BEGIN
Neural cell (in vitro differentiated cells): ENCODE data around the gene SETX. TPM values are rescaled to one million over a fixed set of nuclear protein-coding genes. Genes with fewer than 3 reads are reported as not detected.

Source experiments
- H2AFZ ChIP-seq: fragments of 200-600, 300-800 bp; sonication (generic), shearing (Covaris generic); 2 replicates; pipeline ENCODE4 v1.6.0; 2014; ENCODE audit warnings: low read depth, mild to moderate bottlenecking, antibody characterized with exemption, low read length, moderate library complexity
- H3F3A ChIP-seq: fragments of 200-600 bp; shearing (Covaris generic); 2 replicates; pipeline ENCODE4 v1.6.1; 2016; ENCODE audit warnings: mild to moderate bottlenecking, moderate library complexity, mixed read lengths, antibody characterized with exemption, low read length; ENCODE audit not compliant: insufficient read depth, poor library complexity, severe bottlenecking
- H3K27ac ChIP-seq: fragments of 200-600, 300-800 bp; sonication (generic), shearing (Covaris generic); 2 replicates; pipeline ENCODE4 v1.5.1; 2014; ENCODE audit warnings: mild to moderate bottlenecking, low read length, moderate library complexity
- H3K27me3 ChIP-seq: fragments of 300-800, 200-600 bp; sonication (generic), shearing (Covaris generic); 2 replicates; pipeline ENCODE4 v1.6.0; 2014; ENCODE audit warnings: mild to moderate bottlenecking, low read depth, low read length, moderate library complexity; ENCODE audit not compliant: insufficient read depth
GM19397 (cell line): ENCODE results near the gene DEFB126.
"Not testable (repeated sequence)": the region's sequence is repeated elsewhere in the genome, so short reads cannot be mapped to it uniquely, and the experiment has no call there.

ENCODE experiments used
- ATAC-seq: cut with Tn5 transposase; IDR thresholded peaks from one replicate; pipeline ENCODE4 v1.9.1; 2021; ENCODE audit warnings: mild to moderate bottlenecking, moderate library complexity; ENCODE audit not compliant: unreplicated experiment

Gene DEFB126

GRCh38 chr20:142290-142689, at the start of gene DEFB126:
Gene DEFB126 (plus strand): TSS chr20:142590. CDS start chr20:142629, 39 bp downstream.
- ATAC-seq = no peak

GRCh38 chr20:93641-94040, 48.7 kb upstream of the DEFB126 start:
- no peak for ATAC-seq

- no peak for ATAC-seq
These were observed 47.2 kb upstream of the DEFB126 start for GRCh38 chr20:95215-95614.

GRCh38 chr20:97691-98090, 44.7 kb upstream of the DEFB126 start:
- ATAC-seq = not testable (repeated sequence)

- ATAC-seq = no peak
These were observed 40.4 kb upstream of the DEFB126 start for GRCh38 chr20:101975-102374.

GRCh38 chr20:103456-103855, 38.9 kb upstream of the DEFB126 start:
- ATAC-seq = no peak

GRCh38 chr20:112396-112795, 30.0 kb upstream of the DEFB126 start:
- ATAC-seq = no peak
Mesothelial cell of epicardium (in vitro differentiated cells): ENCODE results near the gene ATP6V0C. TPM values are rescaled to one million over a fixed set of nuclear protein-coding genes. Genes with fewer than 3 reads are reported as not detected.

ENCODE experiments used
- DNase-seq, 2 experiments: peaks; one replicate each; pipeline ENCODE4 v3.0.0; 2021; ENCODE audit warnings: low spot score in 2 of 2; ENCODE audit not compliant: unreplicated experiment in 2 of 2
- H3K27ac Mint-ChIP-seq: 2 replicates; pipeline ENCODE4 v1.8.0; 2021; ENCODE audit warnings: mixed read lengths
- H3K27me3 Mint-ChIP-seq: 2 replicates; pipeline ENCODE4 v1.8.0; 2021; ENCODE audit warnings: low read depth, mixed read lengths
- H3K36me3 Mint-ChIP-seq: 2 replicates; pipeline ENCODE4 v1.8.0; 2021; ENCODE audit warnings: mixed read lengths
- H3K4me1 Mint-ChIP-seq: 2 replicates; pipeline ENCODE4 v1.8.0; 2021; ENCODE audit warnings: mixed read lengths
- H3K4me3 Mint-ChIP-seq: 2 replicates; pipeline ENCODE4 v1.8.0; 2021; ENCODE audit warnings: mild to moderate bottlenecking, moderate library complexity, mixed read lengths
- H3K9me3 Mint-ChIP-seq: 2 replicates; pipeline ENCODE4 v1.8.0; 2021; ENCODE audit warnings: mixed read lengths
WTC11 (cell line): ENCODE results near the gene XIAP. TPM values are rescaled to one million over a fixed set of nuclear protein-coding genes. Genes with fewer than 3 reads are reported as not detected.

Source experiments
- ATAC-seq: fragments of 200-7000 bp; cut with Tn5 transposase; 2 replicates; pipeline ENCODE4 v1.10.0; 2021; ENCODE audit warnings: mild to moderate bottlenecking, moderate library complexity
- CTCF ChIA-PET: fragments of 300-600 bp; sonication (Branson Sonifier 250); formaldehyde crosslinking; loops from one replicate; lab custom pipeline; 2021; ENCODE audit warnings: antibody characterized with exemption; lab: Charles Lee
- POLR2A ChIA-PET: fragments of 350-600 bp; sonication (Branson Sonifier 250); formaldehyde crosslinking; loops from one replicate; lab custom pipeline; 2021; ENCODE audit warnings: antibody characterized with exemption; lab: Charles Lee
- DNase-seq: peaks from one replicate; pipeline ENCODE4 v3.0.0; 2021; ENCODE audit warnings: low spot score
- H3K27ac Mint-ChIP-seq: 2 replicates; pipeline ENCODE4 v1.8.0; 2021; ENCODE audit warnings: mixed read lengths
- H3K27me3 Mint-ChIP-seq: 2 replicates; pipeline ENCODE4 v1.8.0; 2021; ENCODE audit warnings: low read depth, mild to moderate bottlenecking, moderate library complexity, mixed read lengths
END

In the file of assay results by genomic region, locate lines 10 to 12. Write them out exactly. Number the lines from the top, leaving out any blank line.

- ATAC-seq: cut with Tn5 transposase; IDR thresholded peaks from one replicate; pipeline ENCODE4 v1.9.1; 2021; ENCODE audit warnings: mild to moderate bottlenecking, moderate library complexity; ENCODE audit not compliant: unreplicated experiment

Gene DEFB126

GRCh38 chr20:142290-142689, at the start of gene DEFB126: